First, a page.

We got our first chance to trip-plan a few months back when my best mate Ted dropped the great news that he would be flying out to meet us. He had just over a week’s holiday to take around the start of November and he was looking to escape the usual dreary London winter…oh, and he didn’t want to just lay on a beach. Alrighty then, we said, challenge accepted!
We looked at our very loose travel plans and hooray for us we had nowhere to be in November. Good news then as we had lots of options to choose from. Partying in the Thai Islands, a city break in Singapore, adventures in Malaysia – lots of potential trips were considered. But knowing Ted as well as I do, I thought that something physically challenging, that he would likely be good at, would suit him perfect. He plays lots of sports, is an athletic guy and likes to be at the front of the pack you see. But he’s not a complete jock, he appreciates the beauty of nature and he even likes to paint the odd landscape now and again. Sorry if you wanted to keep that one a secret! Haha. So what could be more perfect than a gruelling mountain trek for oul Teddy Ted!!
A few years back, when I realised that I had to travel the world or my head would explode, I spent endless hours deep in the web looking for ideas. One of the first and most inspirational destinations that grabbed me was Mount Rinjani, in Lombok. The travelblogger stood beaming into the camera at the summit, pride emanating from her sun-kissed face as the light danced across the glittering lake in the background. “I need to be there” I sighed, it all seeming very intangible and unreachable as I swivelled on my ergonomic chair under a grey London sky. But I decided then and there, on that overcast morning, that I would one day make it to that mountain, to the very top. So, many London and Asian moons later, it seemed there was no better time to tackle Mount Rinjani than with my old football buddy. Ted was keen indeed, especially when we told him we’d be resting our tired muscles afterwards on tropical Gili Air (but that’s a story for another day), and so we got a planning…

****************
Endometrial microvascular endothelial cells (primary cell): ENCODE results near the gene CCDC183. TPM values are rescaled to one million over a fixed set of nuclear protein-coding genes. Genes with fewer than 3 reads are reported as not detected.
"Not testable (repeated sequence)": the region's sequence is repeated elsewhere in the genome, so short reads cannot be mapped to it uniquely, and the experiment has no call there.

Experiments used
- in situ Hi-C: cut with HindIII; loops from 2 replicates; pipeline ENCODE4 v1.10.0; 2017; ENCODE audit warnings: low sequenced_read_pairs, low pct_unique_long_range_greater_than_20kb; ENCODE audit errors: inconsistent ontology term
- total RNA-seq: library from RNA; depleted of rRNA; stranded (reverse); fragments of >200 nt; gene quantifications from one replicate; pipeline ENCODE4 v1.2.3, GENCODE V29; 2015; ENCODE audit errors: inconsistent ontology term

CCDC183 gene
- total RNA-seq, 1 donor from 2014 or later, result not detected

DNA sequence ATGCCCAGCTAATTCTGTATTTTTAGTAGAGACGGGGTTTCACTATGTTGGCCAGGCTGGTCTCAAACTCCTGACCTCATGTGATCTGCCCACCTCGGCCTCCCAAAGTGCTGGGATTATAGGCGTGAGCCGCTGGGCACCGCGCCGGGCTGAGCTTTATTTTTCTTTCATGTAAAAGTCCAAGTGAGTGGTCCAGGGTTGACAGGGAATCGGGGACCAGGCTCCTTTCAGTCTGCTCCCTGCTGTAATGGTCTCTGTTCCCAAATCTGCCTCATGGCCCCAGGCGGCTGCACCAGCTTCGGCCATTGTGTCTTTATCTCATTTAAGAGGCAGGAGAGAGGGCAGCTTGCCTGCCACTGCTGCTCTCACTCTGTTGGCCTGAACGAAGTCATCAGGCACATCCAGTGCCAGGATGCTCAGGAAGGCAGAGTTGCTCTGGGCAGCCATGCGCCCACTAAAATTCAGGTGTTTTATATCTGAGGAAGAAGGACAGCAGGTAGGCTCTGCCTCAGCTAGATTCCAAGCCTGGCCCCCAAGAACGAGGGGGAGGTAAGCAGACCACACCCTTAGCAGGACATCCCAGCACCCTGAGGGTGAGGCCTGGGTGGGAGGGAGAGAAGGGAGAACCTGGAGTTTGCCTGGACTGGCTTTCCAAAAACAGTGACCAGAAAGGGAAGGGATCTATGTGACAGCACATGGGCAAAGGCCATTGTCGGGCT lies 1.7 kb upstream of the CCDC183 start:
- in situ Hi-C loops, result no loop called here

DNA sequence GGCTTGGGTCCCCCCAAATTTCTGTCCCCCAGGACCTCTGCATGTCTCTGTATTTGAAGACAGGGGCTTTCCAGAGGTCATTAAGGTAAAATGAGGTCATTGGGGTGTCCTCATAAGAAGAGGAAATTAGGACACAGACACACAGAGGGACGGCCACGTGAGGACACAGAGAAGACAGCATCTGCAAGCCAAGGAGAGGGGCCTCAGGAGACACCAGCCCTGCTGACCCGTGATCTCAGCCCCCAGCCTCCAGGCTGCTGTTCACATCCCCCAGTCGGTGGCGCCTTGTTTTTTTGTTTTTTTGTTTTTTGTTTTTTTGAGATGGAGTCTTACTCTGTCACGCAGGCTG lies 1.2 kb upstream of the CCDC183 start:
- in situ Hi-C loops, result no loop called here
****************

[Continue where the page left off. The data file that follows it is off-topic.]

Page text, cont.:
Choosing a guide
Essentially there are two competing factors when deciding on a tour operator to take you up Mount Rinjani – Cost v Conscience. If you opt for a very cheap guide, whether you found them over the internet or on the street in one of the villages near the volcano, it is likely that they will not be adequately trained, prepared or able to look after you and/or the mountain. They will likely not have the equipment, supplies or know how to keep you safe, nor the education or inclination to take rubbish with them after the trek. There is obviously an onus on you, the trekker, to help out with this as best you can, although the porters have the empty baskets and are paid (if you use a responsible operator) to take most of your group’s rubbish off the mountain.
I have read blogs which advise heading to the surrounding villages and to haggle for the cheapest price with the cheapest operator, as apparently there is little difference between them and the “luxury” operators. This is irresponsible and, in our experience, misleading. If you do your research you will see that the main advantage of paying for a reputable guide is their adherence to an appropriate environmental policy, not having warmer sleeping bags or swanky toilet-tents!
After dredging the internet for information, we (well Emily did all the hard work) settled on John’s Adventures, a long-standing and well equipped operator who prides itself on its environmental ethics. We found various reviews online to verify its claims.
The price per person was US $235 for the 3 Day/2 Night deluxe package. The standard price of US $225 per person includes transfers in/out from the airport/shipping ports on Lombok, a trained English-speaking guide, porters to carry plenty of food and water, good quality tents and decent sleeping bags. But for only US $10 extra per person, you get a padded camping mat (a must!) and pillow, fizzy drinks (useful for a quick sugar fix), extra fruit and water, camping chairs and, as mentioned above, a swish red toilet-tent…
You might be able to just rock up at Senaru, where John’s Adventures is based, and haggle for a better price, but the ease of mind that we had everything set for Ted’s quick trip was more important to us.